A group dedicated to the beautification of Parsons hopes that the city commission will look favorably on a proposed downtown pocket park.

Rod Landrum, representing SEK Point of Pride, has been working with city staff to develop the empty lot where the Parsons Theatre stood before it was destroyed by a fire. The city-owned property is on the south side of the 1800 block of Main Street, just east of a Commercial Bank building.

Landrum, who is the point person, along with his wife, Karen, on the project, said Sunflower Farms, rural Cherryvale, has donated a design of the park that includes east/west and north/south walkways intersecting at a big fountain in the center of the park. The park would be sodded with grass, and there would be crepe myrtles and other bushes and ornamental grasses surrounding the fountain. There would be an underground sprinkler system and lighting of some kind, along with benches. An entry arch matching the large downtown arch stretching over Main Street would be built with stone or brick columns.

“It’s going to be a nice, little pocket park for people to go to and sit and relax and bring people to downtown,” Landrum said.

Landrum plans to present the proposal to the Parsons City Commission on July 2 or July 6.

Jim Zaleski, economic development director for the city, liked the idea for the park but had concerns about funding and sustainability.

“One of our biggest concerns is maintenance of the park once it gets in there,” Zaleski said. “We just wanted to see if they had some ideas for sustainability.”

The city acquired the lot from ACME Cinema, owner of Parsons Theatre, when the city gave the company incentives to rebuild at another location after fire destroyed the building. Since then, the city has had to mow the grass, but that hasn’t been much of a problem, Zaleski said, because workers can use a 42-inch mower to make quick work of it. Adding a fountain, sidewalks and bushes would require more time from a crew that’s already stretched thin.

Landrum was able to alleviate that concern by getting Ray Jacquinot, Commercial Bank president, to commit the bank to maintaining park landscaping.

“That is one of the big things right there. You know, you can go out and raise money, but the long-term sustainability is important,” Landrum said.

In answer to the funding concerns, Point of Pride already has raised $17,000 of the projected $48,000 needed for the project. Pam Cress committed $10,000 in honor of the late Chuck Spellman. Landrum doesn’t expect much difficulty finding the rest of the needed funds.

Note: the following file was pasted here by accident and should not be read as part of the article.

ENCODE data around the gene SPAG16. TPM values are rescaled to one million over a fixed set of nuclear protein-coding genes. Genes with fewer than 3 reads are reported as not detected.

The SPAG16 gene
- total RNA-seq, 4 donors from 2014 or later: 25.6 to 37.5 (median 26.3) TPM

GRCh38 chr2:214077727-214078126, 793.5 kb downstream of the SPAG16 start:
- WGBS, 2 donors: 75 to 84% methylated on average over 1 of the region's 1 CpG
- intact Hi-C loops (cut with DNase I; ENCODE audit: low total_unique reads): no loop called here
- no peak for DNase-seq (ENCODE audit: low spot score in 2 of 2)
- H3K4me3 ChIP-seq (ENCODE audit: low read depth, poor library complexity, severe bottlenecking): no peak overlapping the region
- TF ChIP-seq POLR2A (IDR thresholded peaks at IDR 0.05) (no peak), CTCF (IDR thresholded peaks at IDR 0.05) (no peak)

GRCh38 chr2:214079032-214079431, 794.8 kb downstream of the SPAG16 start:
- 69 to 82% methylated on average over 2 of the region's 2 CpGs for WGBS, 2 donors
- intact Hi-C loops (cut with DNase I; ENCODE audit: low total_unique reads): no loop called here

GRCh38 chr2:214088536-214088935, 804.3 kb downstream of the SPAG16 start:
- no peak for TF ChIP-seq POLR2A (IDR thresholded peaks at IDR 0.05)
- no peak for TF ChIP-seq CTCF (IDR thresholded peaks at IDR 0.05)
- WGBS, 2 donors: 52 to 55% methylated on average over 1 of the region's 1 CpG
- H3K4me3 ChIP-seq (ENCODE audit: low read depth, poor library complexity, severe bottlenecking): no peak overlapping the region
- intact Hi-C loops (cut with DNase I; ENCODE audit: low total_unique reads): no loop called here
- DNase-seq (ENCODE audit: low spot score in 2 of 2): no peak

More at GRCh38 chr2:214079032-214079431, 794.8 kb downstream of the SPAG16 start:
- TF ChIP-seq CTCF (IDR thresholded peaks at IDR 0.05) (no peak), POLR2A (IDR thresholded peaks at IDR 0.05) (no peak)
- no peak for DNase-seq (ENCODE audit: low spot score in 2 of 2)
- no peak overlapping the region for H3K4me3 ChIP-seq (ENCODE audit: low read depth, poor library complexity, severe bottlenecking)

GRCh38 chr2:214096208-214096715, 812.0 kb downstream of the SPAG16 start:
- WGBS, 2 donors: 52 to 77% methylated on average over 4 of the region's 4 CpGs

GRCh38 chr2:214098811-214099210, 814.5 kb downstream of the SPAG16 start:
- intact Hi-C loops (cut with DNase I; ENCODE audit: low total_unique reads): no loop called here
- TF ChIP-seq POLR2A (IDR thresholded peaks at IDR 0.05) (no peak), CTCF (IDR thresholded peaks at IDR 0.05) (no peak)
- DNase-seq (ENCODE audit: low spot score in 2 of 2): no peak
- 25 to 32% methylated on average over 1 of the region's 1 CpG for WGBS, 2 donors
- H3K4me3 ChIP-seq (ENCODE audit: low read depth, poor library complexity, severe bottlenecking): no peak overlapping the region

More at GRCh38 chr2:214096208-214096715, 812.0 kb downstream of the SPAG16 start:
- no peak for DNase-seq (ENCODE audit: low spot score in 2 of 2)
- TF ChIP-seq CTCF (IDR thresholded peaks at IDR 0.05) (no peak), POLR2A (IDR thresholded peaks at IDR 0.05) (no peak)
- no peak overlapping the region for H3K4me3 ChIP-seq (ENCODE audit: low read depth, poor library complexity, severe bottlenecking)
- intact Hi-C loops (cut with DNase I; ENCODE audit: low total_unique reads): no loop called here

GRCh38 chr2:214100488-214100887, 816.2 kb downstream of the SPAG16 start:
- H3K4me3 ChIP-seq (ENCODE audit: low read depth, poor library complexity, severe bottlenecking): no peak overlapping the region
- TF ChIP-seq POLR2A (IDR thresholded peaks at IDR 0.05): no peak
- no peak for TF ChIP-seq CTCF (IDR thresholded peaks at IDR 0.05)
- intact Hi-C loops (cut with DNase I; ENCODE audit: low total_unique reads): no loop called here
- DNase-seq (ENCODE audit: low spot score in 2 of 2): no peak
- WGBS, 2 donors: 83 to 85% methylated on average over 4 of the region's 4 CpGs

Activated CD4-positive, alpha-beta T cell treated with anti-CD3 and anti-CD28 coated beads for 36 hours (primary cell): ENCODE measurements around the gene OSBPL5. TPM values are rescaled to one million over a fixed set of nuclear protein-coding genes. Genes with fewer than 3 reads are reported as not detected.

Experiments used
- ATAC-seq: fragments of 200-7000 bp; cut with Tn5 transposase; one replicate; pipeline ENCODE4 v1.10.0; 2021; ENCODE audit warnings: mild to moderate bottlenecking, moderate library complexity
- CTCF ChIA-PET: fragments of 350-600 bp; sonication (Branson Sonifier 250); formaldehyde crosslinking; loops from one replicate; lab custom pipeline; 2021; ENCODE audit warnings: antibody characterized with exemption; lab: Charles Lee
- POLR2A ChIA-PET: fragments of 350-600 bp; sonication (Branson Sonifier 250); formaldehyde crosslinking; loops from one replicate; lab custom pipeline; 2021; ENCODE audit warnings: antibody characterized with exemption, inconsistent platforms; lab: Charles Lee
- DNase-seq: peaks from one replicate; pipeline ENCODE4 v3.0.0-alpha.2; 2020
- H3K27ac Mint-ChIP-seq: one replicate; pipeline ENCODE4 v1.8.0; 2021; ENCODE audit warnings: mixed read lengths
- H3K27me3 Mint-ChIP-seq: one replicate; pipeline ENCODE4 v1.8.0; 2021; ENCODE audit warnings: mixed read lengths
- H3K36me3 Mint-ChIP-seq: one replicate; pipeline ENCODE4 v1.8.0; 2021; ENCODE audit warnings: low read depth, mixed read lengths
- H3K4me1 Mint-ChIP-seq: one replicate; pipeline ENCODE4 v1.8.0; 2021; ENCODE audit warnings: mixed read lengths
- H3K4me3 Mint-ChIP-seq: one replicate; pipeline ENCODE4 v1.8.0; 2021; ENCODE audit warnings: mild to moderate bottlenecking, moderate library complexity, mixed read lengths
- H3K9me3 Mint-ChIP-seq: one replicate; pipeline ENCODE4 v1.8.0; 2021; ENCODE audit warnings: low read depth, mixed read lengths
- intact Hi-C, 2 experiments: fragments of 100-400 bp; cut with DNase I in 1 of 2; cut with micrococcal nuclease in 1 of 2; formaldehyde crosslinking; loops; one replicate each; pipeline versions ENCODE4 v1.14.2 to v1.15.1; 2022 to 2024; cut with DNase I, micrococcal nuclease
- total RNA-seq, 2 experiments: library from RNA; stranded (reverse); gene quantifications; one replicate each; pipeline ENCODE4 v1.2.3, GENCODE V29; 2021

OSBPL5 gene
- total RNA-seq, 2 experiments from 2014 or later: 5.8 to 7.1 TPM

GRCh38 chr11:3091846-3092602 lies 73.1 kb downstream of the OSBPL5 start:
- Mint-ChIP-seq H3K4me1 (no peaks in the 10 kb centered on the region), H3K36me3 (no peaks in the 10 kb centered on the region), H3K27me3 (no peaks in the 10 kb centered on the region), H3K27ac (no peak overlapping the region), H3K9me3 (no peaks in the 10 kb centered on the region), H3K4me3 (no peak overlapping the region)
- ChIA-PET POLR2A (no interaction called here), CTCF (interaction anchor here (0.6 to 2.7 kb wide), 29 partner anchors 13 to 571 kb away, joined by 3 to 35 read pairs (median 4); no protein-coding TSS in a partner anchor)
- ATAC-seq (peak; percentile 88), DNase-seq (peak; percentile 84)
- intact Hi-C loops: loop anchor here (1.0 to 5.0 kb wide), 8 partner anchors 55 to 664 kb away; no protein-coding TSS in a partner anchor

“My gut feeling is we won’t have any problem raising money for this,” Landrum said.

The Parsons Area Community Foundation has set up a Parsons pocket park fund so people can make tax deductible donations to the project.

SEK Point of Pride will begin formally seeking donations after city commission approval.

Zaleski said he also wanted to ensure the neighboring businesses were on board with the pocket park idea. Jacquinot clearly supports the proposal, and Landrum said Jennifer Eichinger, whose accounting firm building’s west wall would adjoin the park, also agrees with the project.

Point of Pride also recognizes commercial and residential properties each month for most of the year for their neat appearance as Spotlight Properties and organizes community cleanup days. The organization also donated large, concrete flower pots and maintains the flowers they hold to help improve the aesthetics of downtown.

“This is just another project our group has taken on,” Landrum said of the park.

The idea for the park came about with a little inspiration from longtime Parsons residents Pete and Mary Hughes, who are well-known for their volunteerism and efforts to improve the quality of life in town. Landrum said the Hugheses, who he calls “Mr. and Mrs. Parsons,” used to drive through towns during their travels and get ideas they could bring back and put into action in their hometown.

Now that Landrum is retired from the Labette Health Foundation, he and his wife take their time in traveling, getting off the interstates to drive through other towns. They have seen pocket parks in cities large and small, so they brought that idea home with them.

Landrum said the park also will feature some kind of tribute to Gilbert Baker, who was raised in Parsons before creating the rainbow flag that is used to symbolize LGBTQ pride around the world. The Parsons High School Class of 1969 wants to pay tribute to their classmate, who died in 2017. Landrum said a medallion or plaque will be placed in a concrete walkway or on the adjoining wall.

A Kansas News Service story published in the Parsons Sun and shared on local Facebook pages erroneously reported that the city already had donated the land for the park. The city commission hasn’t decided on the issue yet, and the park would be part of the city’s park system instead of donated to Point of Pride.

Landrum said Point of Pride also may feature some kind of tribute to Spellman because of Cress’ donation in his name.

Based on a suggestion from Zaleski, the park also may include a concrete slab connected to the alley on the back of the property. Zaleski thought that would be a good place for food trucks to set up during downtown events.

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